Is the U.S. Being Unfair in China Rare Earth Complaint? Debate Rages
March 19, 2012 3:55 PM
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Is China playing a clever capitalist or malicious miscreant?
To the victor go the spoils, they say. But the U.S. isn't happy with China's control of over 95 percent of rare earth metal production. It's
lodged a formal complaint
World Trade Organization
, with President Barack Obama accusing the Asian economic giant of playing dirty.
I. Once the U.S. Was a Rare Earth Leader
The earliest mining of rare earth elements came from placer sands in India and Brazil. Then in the 1950s, South Africa took the lead with its rare earth containing monazite deposits. Between the 1960s and 1980s, Mountain Pass mine in California was a leading producer.
Then came the red giant. China, which owns an estimated third of the world's rare earth deposits, pumped up production in Inner Mongolia in the 1990s, putting price pressure on American and other producers. It worked. The Mountain Pass mine was shuttered in 2002, and with it the majority of American rare earth mineral mining.
Slowly China came to dominate rare earth metal production, a realm once dominated by the U.S. (neodymium magnets pictured) [Image Source: Doug Kanter/Bloomberg]
But in their quest for ever more-efficient power electronics, electric vehicle makers, flat-panel television makers, wind turbine makers, and solar panel makers all turned to this category of scarce resources. In short, rare earth minerals suddenly became a prized commodity, just as the U.S. exited the market and China cornered it.
China responded by imposing a
2010 cap on exports
, which continued into 2011. The artificial ceiling limited exports and sent prices soaring,
the electronics, alternative energy, and automotive industries.
That pain finally boiled over in the form of the trade complaint filed by the EU, U.S. and Japan last week.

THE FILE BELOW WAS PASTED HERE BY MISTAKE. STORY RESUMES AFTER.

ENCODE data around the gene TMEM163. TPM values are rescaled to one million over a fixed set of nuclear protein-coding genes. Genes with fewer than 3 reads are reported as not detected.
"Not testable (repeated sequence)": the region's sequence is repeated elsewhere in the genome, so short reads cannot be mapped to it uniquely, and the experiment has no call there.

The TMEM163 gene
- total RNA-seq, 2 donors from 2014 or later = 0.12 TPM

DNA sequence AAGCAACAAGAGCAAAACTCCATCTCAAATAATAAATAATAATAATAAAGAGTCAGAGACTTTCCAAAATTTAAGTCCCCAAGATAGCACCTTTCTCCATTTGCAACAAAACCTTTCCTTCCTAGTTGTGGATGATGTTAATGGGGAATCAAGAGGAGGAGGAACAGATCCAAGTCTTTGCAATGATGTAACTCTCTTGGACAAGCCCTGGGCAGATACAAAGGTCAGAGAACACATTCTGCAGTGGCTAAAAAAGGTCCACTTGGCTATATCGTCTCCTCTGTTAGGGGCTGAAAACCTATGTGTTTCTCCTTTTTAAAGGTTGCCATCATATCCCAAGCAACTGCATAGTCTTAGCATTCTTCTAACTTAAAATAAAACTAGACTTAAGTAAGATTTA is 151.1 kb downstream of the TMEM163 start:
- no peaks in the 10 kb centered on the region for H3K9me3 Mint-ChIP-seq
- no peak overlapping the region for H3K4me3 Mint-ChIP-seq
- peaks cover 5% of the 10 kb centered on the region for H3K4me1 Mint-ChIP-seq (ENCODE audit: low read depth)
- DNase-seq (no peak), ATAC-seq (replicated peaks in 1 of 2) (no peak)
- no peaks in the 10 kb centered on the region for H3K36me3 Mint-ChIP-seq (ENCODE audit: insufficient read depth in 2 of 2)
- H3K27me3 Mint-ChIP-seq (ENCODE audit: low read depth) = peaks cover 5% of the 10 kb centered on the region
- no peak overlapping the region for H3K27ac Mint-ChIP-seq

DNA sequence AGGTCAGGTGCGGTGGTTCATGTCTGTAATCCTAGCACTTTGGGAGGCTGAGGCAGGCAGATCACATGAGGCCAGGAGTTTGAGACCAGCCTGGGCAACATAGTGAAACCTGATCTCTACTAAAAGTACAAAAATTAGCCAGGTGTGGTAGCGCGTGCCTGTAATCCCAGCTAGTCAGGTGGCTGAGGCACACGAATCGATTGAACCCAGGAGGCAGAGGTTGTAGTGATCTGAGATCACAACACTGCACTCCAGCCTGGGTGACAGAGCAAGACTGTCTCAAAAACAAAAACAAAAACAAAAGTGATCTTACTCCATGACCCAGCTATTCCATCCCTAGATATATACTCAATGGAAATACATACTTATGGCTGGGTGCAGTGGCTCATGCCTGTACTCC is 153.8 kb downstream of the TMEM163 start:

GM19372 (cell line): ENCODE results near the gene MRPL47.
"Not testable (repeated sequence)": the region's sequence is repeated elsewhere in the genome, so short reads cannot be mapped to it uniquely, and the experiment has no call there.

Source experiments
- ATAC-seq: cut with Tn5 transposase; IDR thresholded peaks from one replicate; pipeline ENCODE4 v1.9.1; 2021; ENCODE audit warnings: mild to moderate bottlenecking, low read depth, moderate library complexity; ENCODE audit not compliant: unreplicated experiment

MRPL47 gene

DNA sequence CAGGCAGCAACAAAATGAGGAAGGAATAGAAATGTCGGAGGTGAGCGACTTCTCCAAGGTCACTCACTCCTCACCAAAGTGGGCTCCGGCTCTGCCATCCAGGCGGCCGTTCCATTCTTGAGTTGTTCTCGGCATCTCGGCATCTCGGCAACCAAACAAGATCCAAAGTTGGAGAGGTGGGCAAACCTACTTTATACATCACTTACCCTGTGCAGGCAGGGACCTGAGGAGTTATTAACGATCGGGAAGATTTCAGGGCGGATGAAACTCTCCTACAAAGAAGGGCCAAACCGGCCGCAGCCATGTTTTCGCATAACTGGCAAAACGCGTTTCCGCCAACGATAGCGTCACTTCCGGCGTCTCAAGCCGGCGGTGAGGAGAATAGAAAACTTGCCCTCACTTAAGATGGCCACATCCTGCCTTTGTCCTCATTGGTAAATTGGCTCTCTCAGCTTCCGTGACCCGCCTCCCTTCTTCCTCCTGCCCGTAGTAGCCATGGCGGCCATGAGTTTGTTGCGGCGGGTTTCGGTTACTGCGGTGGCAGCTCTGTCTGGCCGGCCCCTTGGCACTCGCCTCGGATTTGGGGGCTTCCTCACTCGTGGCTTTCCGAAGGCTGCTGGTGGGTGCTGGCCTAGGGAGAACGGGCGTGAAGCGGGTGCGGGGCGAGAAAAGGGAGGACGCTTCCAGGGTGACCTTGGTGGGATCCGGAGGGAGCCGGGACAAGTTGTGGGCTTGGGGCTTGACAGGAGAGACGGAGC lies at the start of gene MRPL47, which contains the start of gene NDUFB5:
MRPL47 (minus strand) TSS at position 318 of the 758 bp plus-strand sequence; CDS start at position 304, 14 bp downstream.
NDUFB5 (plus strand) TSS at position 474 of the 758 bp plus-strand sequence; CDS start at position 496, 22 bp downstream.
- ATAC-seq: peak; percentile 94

II. Tough Talk
"We met at least a half a dozen times with the other countries that joined us. And I'm not talking about 'howdy dowdy' kind of meetings. These were three and four day-long sessions of going through legal issues," a U.S. official is
as saying. "Literally thousands of pages of Chinese language documents needed to be found, translated and analyzed."
Fertile sands: a laborer moves earth at a Chinese company's Inner Mongolia rare earth metal mining facility [Image Source: Stringer Shanghai/Reuters]
U.S. Trade Representative
Ron Kirk views this as a case of a fresh player not wanting to play by the rules. He states:
In fact China adds a small fraction of value to such a product - as reflected in the final price - usually at the assembly stage. China's share is well below 10 percent. Our businesses, as a general rule, really do believe, and maybe it's that American spirit, let me go compete in the global market and I'll accept that if (my friend) has got a better idea she wins and sometimes I'll win. But you've got to promise me that the deck's not going to be stacked.
I'm not saying you can't have state-owned enterprises. But how do we determine to give my businesses and competitors the sense that they truly are operating as independent market-driven entities?